I never thought I'd have anything in common with an NFL linebacker.
But it turns out, with the New York Giants' Mark Herzlich, I have at least two: We both love peanut butter and jelly sandwiches (but who doesn't?) and we've both taken Quest Diagnostics' Blueprint for Athletes blood test.
"It's based on four checkups through the season," Herzlich told CNBC, "to see where our blood levels are, what the changes are, and to correlate them on the schedule."
For me, it was for a story (this story). Quest, the lab-testing giant, has offered the Blueprint for Athletes tests since 2013. The test examines dozens of markers in the blood, from glucose levels to blood cell counts to "muscle status" markers, like creatine kinase. It also measures food sensitivities, which is where PB&J's come in.
"I had been eating PB&J sandwiches before every game since I was 10 years old," Herzlich said. His first Blueprint test, though, revealed a sensitivity to peanuts. "I cut peanuts out of my diet and I noticed a real surge in energy later in the games."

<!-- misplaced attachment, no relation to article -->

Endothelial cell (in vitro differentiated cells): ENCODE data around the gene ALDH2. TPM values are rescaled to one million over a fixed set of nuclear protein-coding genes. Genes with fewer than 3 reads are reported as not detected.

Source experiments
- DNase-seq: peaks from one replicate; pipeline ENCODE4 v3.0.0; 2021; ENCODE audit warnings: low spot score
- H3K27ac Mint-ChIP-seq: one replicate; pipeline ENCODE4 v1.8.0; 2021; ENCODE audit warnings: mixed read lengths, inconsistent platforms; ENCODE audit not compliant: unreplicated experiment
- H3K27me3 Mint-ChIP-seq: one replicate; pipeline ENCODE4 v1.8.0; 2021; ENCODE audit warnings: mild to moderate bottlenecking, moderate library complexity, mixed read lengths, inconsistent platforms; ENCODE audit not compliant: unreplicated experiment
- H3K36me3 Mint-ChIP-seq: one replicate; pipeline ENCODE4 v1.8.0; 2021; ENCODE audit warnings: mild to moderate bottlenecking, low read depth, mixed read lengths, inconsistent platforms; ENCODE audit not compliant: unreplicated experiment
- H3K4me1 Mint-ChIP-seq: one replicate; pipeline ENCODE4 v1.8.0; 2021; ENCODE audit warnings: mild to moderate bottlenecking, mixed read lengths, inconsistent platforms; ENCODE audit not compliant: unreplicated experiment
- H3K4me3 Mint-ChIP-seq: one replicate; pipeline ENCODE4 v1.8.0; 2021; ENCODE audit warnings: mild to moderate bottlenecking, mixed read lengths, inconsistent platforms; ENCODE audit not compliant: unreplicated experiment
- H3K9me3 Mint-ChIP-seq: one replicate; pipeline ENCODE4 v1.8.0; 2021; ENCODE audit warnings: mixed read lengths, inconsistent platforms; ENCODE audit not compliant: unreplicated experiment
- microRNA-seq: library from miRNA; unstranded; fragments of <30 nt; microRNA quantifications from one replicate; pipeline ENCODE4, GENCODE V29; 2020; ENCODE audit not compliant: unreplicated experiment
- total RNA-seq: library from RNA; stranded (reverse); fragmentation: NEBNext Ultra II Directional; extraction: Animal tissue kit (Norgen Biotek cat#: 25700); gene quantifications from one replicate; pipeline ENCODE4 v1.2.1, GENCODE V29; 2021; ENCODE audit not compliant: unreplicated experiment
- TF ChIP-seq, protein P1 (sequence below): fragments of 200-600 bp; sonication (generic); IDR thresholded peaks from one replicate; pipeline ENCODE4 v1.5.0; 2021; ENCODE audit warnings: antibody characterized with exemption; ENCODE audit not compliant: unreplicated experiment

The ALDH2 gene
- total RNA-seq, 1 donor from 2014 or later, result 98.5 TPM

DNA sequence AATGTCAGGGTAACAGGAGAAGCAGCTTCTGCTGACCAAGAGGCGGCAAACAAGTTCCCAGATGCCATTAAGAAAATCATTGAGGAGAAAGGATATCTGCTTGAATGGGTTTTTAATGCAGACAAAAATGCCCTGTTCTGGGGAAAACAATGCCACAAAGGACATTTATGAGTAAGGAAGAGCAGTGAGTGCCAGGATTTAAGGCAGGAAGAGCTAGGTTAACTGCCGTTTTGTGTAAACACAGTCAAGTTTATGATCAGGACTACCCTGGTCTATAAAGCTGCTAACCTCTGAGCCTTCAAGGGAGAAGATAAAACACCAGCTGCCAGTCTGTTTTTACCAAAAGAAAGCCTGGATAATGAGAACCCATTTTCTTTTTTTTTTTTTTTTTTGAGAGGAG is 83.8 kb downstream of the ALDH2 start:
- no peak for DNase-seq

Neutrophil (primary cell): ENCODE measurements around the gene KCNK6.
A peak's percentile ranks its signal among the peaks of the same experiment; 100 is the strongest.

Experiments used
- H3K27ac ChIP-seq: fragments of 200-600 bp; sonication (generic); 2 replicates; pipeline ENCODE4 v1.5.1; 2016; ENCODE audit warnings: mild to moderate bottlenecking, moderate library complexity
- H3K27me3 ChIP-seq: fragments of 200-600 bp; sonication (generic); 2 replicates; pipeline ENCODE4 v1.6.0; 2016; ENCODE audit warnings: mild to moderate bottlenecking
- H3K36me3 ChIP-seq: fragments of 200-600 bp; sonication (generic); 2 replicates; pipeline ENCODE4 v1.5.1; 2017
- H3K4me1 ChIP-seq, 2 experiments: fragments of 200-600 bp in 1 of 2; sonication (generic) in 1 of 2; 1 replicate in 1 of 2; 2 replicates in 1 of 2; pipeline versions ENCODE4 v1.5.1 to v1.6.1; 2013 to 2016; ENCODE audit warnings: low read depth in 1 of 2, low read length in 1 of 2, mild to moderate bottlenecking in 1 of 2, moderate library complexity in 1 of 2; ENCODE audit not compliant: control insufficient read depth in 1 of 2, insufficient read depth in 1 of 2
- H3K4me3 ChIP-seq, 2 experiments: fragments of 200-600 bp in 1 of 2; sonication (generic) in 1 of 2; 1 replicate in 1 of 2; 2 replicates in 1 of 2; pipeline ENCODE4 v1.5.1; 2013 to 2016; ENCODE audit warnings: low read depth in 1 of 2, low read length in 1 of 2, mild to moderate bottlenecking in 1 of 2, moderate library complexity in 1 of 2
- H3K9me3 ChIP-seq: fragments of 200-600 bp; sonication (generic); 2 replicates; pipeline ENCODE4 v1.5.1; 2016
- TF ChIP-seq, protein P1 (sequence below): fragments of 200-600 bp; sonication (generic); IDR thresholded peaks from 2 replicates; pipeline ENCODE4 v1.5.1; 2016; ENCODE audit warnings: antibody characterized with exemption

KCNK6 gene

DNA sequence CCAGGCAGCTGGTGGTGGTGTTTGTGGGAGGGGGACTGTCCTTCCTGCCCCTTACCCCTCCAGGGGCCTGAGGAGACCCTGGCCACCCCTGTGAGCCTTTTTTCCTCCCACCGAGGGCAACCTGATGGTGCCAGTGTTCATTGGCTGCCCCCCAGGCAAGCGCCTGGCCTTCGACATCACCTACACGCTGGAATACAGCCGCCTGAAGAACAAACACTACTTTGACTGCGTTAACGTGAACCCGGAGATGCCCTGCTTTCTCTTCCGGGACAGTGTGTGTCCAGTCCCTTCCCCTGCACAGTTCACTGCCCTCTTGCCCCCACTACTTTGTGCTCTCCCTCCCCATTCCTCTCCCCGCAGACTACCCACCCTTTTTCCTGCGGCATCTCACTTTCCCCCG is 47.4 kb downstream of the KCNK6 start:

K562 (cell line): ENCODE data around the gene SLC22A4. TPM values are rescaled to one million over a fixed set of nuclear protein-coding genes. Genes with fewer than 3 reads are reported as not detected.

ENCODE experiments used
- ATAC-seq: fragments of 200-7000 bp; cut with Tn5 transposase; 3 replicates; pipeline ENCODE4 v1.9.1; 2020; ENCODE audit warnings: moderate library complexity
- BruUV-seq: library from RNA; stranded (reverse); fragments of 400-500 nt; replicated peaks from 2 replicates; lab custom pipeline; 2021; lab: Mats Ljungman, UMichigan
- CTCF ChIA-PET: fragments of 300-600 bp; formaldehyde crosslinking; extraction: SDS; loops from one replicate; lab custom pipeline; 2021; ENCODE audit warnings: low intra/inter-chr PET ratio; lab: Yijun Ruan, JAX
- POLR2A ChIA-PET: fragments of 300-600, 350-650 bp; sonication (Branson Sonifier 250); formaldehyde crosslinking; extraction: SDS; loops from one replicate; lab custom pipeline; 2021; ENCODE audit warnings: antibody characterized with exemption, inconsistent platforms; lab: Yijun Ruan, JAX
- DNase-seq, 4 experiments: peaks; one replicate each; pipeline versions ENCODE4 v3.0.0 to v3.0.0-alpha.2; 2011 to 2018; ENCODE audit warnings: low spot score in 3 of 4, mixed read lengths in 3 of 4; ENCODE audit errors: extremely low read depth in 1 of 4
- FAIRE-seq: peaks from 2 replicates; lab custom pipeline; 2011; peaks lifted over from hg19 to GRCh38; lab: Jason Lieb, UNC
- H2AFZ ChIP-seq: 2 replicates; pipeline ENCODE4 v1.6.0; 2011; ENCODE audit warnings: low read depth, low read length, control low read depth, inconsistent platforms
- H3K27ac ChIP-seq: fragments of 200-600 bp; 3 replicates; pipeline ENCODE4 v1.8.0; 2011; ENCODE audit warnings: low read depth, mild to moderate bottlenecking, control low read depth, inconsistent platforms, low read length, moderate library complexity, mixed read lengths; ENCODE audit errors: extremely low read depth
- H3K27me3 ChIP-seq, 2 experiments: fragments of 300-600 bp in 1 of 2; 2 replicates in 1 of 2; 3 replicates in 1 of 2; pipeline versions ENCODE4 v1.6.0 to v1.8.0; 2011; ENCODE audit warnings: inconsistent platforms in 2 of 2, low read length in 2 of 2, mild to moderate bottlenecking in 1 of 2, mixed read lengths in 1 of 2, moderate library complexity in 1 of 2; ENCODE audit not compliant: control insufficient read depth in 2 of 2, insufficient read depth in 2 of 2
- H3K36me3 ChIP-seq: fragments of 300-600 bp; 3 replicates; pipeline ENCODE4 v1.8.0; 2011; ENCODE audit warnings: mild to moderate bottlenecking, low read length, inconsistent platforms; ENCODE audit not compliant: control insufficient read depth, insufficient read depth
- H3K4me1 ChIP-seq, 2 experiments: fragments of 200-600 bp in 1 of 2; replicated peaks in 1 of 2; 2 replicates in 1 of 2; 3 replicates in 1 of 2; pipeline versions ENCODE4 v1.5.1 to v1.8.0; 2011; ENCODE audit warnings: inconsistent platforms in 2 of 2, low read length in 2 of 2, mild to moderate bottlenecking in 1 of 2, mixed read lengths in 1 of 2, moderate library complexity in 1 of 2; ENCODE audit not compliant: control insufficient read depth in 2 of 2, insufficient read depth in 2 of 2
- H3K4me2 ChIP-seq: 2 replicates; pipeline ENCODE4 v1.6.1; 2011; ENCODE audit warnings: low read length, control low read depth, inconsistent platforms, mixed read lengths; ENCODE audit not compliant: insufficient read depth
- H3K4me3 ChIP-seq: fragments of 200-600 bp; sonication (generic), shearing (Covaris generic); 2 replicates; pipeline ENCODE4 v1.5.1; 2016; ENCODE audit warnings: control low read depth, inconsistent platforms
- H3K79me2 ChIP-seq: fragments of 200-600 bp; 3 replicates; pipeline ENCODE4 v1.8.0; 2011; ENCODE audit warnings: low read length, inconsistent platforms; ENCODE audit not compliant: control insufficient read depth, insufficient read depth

Beyond a partnership with the Giants, Quest also works with college sports teams. And increasingly, it's seeking to market the Blueprint test to amateur athletes in a movement beyond wearable fitness trackers.
"Athletes spend a tremendous amount of time and money to pursue their sport," said Richard Schwabacher, Quest's executive director of sports science and human performance diagnostics. "Ironman athletes can spend up to $12,000 in any given season between their bike, pool and coaching."